In fiscal 2018, we experienced continued strong demand for our products, consistent with demand conditions in the overall semiconductor industry, particularly for memory applications.  This was driven in part by our memory customers' migration from 2D to 3D NAND, which requires more CMP processing steps.  In addition, continued capacity expansions in 3D NAND, primarily in Korea and China, should continue to provide future growth opportunities for us. In the advanced logic and foundry segments, we believe that new applications in areas such as mobile, artificial intelligence (or AI), and blockchain will continue to drive demand for advanced logic semiconductors going forward. In addition, the legacy logic and foundry area of the industry continues to benefit from growth in applications such as internet of things, autonomous driving, industrial automation, cloud and high-performance computing, virtual reality, and 5G. We believe we remain well-positioned to benefit from these long-term demand trends.  However, there are many factors that make it difficult for us to predict future revenue trends for our business, including those discussed in Part I, Item 1A entitled "Risk Factors" in this Form 10-K.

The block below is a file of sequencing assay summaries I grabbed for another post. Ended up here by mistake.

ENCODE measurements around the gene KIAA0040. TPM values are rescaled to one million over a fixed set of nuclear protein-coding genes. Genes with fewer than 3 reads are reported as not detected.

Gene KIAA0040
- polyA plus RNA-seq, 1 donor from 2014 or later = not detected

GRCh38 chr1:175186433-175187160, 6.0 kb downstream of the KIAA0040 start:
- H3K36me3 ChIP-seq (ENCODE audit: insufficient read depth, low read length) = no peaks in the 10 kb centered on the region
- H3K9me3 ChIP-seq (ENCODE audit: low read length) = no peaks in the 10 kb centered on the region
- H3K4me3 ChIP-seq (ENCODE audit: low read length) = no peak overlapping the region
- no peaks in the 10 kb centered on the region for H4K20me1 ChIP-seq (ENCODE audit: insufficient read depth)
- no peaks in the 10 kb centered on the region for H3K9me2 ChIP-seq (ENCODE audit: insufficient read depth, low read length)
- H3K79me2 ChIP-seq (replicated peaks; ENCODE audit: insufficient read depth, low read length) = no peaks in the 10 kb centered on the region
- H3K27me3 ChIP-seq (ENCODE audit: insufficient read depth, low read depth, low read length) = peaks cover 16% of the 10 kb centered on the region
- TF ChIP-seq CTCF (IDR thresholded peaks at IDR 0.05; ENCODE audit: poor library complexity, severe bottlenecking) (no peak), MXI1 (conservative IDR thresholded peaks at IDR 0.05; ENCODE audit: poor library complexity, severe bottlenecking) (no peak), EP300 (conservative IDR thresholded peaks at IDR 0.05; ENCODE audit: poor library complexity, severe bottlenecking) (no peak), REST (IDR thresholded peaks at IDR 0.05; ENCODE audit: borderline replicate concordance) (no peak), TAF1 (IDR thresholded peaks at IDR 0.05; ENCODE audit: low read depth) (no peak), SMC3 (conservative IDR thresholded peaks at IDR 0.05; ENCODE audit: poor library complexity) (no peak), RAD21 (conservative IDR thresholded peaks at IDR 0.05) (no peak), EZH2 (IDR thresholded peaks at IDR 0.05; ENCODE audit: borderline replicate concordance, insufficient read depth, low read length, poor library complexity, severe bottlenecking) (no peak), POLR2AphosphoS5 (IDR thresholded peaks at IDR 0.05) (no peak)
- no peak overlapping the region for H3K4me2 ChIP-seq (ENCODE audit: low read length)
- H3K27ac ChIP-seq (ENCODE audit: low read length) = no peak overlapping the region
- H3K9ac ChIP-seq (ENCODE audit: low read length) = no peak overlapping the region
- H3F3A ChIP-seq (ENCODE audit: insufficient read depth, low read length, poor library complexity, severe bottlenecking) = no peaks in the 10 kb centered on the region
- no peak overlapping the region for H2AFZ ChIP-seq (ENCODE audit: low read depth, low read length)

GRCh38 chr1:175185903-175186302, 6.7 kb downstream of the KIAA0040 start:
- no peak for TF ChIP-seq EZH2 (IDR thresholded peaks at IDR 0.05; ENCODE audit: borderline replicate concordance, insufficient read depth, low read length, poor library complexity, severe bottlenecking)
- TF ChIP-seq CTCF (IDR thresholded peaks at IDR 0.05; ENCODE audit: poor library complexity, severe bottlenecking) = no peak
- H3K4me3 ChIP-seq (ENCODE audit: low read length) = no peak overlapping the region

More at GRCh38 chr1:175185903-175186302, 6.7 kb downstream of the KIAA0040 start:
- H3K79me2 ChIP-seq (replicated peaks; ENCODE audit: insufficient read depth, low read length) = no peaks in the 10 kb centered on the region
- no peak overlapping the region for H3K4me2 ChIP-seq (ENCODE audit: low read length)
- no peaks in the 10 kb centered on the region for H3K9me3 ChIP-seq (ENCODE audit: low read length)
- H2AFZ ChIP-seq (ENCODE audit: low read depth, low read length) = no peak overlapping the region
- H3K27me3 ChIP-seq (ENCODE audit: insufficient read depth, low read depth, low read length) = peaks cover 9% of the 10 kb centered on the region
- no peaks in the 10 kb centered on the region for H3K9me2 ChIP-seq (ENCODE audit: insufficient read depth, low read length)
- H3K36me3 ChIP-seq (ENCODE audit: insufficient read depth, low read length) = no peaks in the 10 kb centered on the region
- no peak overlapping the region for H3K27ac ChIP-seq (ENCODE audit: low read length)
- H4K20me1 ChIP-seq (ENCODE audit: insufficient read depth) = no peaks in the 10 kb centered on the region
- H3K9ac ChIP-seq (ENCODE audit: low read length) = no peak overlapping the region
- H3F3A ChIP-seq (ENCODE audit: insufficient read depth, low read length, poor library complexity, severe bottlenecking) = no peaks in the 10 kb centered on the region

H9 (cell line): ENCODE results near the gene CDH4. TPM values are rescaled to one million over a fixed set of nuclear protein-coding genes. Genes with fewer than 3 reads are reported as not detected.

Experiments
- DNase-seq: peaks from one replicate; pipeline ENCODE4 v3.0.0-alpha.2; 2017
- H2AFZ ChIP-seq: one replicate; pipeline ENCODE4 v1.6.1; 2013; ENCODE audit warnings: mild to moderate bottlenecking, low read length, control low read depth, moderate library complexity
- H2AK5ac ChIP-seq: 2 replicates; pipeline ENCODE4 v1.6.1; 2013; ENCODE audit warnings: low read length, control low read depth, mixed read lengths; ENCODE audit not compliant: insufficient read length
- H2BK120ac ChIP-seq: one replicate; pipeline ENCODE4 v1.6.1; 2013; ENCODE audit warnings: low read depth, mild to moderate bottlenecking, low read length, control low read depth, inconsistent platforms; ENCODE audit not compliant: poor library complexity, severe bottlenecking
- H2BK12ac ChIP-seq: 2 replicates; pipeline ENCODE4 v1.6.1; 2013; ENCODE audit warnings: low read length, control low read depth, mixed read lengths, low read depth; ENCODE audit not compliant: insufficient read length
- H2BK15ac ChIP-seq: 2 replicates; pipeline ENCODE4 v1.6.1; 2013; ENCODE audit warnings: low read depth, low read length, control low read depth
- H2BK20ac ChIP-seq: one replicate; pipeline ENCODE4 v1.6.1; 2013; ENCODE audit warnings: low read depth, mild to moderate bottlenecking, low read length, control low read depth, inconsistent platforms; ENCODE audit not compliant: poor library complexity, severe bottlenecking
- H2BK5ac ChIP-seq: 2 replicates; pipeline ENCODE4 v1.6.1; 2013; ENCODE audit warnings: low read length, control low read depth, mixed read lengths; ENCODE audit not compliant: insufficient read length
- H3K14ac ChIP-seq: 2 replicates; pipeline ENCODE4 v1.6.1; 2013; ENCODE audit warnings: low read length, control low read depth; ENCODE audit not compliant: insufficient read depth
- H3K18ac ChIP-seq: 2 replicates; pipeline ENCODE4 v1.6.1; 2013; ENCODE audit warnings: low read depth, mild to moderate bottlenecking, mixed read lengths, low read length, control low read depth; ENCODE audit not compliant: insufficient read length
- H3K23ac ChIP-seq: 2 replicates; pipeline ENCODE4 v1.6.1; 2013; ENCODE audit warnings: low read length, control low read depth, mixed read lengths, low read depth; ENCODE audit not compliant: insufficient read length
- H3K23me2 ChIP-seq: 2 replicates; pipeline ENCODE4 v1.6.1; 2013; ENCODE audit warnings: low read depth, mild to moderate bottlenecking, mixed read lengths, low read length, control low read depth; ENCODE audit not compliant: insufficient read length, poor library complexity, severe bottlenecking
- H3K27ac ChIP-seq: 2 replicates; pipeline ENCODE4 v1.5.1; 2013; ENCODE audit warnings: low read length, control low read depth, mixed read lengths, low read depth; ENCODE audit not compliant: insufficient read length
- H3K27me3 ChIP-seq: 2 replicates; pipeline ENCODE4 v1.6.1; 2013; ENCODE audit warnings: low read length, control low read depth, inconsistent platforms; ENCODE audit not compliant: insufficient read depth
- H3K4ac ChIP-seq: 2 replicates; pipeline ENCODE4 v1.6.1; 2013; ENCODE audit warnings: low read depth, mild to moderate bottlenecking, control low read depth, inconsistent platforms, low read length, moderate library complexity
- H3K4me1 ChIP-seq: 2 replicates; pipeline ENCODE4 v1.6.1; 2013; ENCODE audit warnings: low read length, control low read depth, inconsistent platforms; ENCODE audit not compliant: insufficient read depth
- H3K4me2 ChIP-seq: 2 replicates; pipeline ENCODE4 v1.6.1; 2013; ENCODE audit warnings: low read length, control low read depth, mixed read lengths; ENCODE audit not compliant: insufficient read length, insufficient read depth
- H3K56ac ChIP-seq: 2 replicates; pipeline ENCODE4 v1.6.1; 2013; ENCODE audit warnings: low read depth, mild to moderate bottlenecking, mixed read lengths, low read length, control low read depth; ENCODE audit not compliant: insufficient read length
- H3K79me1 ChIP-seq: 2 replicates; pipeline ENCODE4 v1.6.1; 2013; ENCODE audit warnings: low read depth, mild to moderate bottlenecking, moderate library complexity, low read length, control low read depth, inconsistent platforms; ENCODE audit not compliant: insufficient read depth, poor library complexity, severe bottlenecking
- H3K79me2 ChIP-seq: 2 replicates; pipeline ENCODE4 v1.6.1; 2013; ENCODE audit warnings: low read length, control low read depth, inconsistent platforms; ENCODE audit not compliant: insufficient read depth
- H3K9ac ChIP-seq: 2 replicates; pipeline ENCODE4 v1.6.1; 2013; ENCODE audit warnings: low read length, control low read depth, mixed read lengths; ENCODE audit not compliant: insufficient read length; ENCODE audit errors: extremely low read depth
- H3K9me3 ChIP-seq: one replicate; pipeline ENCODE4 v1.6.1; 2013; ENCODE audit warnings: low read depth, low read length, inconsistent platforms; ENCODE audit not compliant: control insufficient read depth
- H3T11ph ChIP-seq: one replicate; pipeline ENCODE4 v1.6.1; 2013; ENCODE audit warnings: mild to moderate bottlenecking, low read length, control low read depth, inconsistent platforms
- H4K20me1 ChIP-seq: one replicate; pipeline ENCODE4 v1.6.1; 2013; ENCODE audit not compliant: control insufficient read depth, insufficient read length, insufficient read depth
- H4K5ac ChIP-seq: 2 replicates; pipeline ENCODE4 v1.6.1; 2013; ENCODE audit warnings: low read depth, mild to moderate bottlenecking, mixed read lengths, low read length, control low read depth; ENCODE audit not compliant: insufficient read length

26


Revenue for fiscal 2018 was $590.1 million, which represented an increase of 16.4% from $507.2 million reported for fiscal 2017, and was a record for the Company.  The increase in revenue from fiscal 2017 included record annual revenue in our tungsten slurries, dielectrics slurries, and polishing pads, which grew 14.3%, 16.1% and 21.0%, respectively, from last year.  In addition, results benefited from record revenue in ESF, which includes QED Technologies.